No Turnaround Likely Soon

02/24/2009 10:32 am EST


David Wyss

Adjunct Professor, Brown University

David Wyss, Standard & Poor’s chief economist, says unemployment will rise, economic activity will remain weak, and the housing market won’t bottom for several months.

We remain optimistic that the economy will find a bottom in the next six months, boosted by the $787-billion stimulus package finally agreed on by Congress.

The major problem remains the credit markets. Although there have been some encouraging signs, quality spreads remain wide and lending activity light. Federal Reserve intervention has opened up the conventional mortgage and commercial paper markets, and highly rated bond issuance has picked up. However, speculative-grade bond issuance and securitization remain dormant.

The housing market continues to decline, with prices and starts both down sharply in the latest reports. The only good news is a recovery in existing-home sales and a drop in inventories of unsold homes, perhaps an indication that bargain hunters are trying to take advantage of lower prices and near-record low mortgage rates. Housing affordability is rising to its highest level in history.

[Yet] the new-home market remains depressed, as new home sales and housing starts both dropped to record lows. The drop in existing homes has made it highly unprofitable to build new ones. Builders have cut back to only 550,000 (annual rate) new starts in December, down from 2.1 million in 2005.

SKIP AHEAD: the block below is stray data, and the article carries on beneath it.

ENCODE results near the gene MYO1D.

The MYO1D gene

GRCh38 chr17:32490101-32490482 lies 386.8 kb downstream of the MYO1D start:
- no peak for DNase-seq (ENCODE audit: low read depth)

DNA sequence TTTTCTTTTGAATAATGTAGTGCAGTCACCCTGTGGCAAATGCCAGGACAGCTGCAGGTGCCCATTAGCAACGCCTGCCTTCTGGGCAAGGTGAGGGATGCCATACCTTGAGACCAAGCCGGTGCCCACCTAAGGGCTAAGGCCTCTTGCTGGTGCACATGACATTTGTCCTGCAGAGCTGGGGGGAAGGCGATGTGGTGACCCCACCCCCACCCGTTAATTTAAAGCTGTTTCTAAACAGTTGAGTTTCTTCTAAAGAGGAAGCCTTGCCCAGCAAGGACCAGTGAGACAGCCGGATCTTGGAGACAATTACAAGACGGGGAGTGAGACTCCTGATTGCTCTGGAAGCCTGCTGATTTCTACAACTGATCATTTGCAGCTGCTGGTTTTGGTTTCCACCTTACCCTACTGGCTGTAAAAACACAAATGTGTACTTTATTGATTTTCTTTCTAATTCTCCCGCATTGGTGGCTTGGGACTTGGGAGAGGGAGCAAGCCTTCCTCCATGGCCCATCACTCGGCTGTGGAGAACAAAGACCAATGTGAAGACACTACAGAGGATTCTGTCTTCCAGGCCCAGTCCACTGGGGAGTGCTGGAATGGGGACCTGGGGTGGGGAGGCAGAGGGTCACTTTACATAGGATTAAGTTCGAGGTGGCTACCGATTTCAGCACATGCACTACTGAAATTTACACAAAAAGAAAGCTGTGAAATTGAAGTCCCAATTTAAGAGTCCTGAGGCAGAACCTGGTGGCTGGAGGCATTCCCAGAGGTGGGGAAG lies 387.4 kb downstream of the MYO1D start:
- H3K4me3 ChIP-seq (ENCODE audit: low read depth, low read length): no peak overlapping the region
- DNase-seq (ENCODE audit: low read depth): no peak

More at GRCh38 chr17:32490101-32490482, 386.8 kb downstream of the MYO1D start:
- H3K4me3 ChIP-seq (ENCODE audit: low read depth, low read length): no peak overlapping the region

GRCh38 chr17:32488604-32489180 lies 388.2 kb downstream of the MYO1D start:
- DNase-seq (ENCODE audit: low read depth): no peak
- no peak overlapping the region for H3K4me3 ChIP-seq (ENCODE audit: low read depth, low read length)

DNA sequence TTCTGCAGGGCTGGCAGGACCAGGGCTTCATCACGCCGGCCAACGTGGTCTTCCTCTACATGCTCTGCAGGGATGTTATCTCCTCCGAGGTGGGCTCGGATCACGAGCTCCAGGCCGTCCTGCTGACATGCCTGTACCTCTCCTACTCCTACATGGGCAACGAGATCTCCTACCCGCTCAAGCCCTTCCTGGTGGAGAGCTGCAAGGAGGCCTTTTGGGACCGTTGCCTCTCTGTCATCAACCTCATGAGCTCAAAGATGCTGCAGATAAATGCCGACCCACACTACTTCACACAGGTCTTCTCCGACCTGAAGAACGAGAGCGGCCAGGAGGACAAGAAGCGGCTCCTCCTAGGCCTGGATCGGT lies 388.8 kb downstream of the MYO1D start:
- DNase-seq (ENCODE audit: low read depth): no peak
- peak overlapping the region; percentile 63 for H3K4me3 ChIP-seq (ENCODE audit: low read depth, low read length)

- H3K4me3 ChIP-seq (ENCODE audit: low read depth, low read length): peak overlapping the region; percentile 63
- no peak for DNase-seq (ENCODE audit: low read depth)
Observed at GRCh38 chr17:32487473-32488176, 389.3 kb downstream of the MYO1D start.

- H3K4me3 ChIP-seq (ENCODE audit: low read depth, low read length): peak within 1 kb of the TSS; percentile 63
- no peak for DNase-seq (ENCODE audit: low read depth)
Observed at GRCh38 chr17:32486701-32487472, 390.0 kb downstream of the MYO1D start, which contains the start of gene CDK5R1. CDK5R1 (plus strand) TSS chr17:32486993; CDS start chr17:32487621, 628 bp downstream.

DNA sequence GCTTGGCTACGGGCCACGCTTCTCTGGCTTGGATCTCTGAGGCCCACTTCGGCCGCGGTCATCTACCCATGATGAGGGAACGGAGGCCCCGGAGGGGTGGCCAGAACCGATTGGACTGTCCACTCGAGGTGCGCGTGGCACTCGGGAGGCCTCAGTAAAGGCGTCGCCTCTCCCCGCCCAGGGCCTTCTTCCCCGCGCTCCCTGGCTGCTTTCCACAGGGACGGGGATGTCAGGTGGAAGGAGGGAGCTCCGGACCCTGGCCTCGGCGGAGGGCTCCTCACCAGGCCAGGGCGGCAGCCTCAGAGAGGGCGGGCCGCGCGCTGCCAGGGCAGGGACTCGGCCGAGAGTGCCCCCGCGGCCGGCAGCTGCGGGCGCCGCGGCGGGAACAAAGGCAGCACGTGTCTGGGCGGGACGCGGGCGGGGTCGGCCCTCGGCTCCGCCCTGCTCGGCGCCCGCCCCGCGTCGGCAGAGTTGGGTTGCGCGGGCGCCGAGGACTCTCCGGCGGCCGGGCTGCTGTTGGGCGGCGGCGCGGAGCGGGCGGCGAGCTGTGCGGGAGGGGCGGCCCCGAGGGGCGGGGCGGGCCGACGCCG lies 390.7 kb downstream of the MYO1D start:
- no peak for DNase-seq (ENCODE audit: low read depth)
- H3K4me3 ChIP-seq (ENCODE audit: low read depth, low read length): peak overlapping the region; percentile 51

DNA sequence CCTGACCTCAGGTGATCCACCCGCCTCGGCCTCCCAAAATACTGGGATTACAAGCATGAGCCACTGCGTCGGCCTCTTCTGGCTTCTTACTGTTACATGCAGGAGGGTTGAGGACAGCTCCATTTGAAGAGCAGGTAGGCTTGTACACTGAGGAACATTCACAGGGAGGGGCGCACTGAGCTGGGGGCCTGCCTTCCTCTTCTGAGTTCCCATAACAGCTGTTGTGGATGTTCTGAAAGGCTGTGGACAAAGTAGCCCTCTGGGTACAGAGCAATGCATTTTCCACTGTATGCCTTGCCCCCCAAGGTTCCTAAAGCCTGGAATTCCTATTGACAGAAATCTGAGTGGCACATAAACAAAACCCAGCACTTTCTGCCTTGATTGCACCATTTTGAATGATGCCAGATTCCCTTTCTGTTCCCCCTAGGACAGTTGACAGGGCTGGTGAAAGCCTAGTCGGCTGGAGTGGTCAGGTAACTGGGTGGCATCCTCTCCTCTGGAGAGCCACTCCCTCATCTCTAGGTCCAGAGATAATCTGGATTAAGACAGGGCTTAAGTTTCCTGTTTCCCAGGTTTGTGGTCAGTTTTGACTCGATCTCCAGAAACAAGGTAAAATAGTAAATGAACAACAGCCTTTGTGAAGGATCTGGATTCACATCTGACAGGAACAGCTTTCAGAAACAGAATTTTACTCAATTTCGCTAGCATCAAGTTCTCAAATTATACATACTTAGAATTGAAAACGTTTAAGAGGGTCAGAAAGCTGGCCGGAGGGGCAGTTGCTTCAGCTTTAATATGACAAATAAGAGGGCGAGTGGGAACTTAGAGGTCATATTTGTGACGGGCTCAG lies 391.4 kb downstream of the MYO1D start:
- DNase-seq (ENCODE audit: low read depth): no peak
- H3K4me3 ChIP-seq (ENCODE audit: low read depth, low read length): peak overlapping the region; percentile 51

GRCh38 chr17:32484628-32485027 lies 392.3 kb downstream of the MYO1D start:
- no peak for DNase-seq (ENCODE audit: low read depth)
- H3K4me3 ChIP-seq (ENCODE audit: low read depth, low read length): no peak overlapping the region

Although we believe sales and starts are bottoming out, little recovery is likely in 2009. The still-high inventory of unsold homes will likely keep downward pressure on home prices.

Consumer confidence hit a record low in January on falling wealth and rising unemployment. The economy lost 3.6 million jobs since the cyclical peak in December 2007, and we expect it to lose another 3.0 million this year. The unemployment rate rose to 7.6% from 4.4% less than two years ago. We expect the rate to exceed 9.3% by early 2010, which would be the largest increase in any postwar recession.

When consumers are scared, they stop spending. Although the caution is certainly prudent for the individual household, it is creating major problems for the US economy, which has been dominated by consumer spending (71% of GDP in 2007).

Investment is not likely to accelerate in the near future, even with tax incentives likely to be included in the stimulus bill. If businesses are laying people off and shutting down factories, why would we expect them to spend money on adding capacity? Last year’s investment incentives, which accounted for one-third of the tax cuts in the 2008 stimulus package, had no apparent impact on business equipment spending, which plunged 27.8% in the fourth quarter.

But the main requirement for revitalizing the economy is reviving the financial system. The new plan for the remaining $350 billion in TARP funds continues the emphasis on providing banks with capital. There are more strings attached, which should encourage the repayment of these funds but could also restrict credit by making banks less likely to take them. Treasury Secretary Timothy Geithner has resisted calls for bank nationalization, which we think should be a last resort.

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